Jacob Wilkins’s review published on Letterboxd:
I knew from the moment that Linklater inserted the shot of them walking to the same tempo, yet out of step, that the third act of this film was coming.
The squabbles prior to this moment seemed innocent enough, honestly. I sympathize with Jesse's guilt over not being able to raise his child; and I also sympathize with Celine's fear that Jesse's desire to move back to the States will lead to their separation. These are both valid concerns which, it seems, they can handle as the couple I saw in Before Sunset can. But there are deeper issues here, and much lies beneath the surface.
Do I believe that Celine is maybe a little too fearful that Jesse wants to confine her? Sure, but Jesse does himself no favors by constantly proving her right. While his arguments he provides for both the pain he feels over losing his son and the toxic way Celine addresses Hank's mother are valid, the way in which he completely dismisses her concerns about the stability of their relationship is, arguably, more toxic; and frankly, I share her concerns. Some of the things he says in this film are blatant emotional abuse. I won't get into the battle of who is right and who is wrong--because sometimes they're both wrong, sometimes they're both right, sometimes one or the other is right, and ultimately this is not a debate central to the point of the film, in my opinion. It's about how these two have continued their lives. And they've reached a crossroads, it seems: in my opinion, Jesse, despite all that he says, does seem to think that he is thebetter person in their relationship; and despite what she says, Celine feels trapped--both by her kids and Jesse. And this move to Chicago epitomizes this feeling that Jesse wants to change her--despite the fact that he claims the one thing he'd change about her is her desire to change him. They're both masters of projection. She even alludes to this claustrophobia in the earlier, happier scenes. When she feels his touch at night, she imagines herself underneath the molten ash of Pompeii. I don't think Linklater, Delpy and Hawke could have provided us a better character moment than that one brief exchange. Moving forward, for this couple, will require them to heal these wounds. And while it's possible--many relationships have survived worse--it's going to be a tough road ahead.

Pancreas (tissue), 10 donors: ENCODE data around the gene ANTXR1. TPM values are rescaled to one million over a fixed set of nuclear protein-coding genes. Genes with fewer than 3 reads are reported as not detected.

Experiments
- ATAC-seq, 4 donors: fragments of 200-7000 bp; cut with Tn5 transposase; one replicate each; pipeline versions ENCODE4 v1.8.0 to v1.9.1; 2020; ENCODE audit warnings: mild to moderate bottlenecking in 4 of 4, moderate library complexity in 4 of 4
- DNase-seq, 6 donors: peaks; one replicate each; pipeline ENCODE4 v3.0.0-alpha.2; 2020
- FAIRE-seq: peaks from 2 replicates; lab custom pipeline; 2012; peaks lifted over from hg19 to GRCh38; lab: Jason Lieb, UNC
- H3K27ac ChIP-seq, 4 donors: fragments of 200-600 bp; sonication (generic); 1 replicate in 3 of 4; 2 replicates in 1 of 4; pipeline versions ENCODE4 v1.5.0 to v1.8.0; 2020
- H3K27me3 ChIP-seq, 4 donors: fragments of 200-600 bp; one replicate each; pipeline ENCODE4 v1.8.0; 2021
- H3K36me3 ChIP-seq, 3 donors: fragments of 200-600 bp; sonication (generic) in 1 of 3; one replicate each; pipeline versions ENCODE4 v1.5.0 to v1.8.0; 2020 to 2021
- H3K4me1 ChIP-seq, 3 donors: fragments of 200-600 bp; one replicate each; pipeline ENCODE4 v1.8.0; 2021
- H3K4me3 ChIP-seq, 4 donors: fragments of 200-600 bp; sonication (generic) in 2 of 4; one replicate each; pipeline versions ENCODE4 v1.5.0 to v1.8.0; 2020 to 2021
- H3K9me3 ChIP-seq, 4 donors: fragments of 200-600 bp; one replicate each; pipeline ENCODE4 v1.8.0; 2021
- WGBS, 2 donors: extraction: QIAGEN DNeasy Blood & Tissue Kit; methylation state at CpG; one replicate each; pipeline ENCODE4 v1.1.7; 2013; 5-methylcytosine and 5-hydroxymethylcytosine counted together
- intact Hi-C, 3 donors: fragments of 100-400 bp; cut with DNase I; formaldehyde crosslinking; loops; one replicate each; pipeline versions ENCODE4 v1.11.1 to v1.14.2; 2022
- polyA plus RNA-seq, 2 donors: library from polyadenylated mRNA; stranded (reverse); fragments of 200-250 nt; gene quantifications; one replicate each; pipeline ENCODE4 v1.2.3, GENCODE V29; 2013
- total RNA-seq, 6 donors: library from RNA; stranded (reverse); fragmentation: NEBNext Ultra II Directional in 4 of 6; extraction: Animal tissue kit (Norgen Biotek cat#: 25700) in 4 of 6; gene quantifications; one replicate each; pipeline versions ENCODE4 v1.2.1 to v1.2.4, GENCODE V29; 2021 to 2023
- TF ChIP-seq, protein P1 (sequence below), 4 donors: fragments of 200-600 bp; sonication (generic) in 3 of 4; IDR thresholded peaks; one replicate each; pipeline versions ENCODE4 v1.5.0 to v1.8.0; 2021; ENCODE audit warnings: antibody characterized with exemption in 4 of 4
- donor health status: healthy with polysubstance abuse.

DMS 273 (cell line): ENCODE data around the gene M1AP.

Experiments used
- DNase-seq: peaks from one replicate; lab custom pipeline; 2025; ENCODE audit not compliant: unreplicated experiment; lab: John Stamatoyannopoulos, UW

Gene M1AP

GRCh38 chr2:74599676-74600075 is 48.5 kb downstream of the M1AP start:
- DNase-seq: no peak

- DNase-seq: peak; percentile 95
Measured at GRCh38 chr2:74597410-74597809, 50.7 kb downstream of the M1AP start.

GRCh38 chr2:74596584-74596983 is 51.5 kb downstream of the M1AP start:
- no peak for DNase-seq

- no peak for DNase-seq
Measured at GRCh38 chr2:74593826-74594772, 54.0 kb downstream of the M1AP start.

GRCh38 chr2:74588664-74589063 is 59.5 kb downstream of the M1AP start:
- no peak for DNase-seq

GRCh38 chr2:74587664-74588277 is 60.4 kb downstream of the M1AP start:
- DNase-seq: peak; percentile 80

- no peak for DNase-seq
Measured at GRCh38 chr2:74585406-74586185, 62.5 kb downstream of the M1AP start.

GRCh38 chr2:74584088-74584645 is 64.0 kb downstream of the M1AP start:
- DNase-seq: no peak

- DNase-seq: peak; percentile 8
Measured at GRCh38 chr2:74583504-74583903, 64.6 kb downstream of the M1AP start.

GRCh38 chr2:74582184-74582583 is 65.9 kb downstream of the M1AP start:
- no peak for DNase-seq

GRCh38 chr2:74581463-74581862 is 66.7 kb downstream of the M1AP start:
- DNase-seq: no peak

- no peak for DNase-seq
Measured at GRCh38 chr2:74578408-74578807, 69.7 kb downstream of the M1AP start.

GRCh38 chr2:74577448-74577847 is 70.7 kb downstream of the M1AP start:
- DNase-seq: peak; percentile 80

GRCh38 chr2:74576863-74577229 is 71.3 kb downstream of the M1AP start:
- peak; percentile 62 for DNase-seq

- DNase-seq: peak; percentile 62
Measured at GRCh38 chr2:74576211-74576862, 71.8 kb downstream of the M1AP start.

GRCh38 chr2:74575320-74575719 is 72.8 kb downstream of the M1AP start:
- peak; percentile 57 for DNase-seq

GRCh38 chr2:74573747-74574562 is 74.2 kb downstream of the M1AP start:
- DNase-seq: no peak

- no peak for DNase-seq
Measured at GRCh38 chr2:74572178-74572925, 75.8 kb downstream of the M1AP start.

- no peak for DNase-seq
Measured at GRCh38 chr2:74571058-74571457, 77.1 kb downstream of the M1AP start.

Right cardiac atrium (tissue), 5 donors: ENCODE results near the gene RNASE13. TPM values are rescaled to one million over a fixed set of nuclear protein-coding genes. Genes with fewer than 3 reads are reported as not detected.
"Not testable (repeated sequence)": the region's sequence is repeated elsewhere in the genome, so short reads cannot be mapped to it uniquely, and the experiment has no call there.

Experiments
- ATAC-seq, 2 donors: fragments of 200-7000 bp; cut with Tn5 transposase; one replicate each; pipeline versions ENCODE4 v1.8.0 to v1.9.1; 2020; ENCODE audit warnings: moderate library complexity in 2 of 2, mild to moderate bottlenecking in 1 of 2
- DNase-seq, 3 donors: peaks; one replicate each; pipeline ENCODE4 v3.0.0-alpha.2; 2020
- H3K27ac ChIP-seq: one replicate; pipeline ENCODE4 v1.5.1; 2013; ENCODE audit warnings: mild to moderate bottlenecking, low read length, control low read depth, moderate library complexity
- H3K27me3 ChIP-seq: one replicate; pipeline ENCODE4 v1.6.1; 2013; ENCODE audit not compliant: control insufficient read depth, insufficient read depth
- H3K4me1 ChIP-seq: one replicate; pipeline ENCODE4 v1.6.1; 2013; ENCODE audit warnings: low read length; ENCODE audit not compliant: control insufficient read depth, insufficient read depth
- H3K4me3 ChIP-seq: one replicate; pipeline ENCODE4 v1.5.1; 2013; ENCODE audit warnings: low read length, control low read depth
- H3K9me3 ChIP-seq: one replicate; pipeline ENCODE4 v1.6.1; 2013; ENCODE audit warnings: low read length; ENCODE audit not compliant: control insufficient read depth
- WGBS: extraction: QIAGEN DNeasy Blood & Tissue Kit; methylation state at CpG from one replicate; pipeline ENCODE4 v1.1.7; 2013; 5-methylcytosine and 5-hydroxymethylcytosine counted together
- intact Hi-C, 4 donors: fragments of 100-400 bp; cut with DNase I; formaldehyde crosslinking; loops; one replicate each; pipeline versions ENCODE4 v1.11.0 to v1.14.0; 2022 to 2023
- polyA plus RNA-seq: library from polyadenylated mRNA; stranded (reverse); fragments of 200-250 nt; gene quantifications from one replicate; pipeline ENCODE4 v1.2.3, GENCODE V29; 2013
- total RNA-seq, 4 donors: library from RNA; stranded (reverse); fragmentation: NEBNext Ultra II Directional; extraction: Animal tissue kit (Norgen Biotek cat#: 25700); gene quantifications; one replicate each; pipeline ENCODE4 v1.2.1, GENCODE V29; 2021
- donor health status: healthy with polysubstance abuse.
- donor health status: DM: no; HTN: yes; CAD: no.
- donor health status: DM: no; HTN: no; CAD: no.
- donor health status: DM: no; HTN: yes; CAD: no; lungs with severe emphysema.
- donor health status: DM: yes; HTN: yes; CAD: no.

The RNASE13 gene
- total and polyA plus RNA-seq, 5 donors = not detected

EDIT: Okay but seriously, if you just look at that one moment where they're calm and Celine explains her viewpoint without being interrupted, I believe she makes such a strong argument that it's hard to argue that she's not right. I understand his problems--they're real, they're valid--but on the topic of Hank, she makes a strong point, and it's one with which I agree.
If the last two were perfect, then this one is divine. No film better encapsulates the pain of a relationship which seems like a fragile glass sitting on a countertop's edge, just waiting to shatter after it free-falls.
100. By my estimation, for what this trio was trying to accomplish, this is literally a perfect trilogy. I wouldn't change a frame--as much as some of them pain me.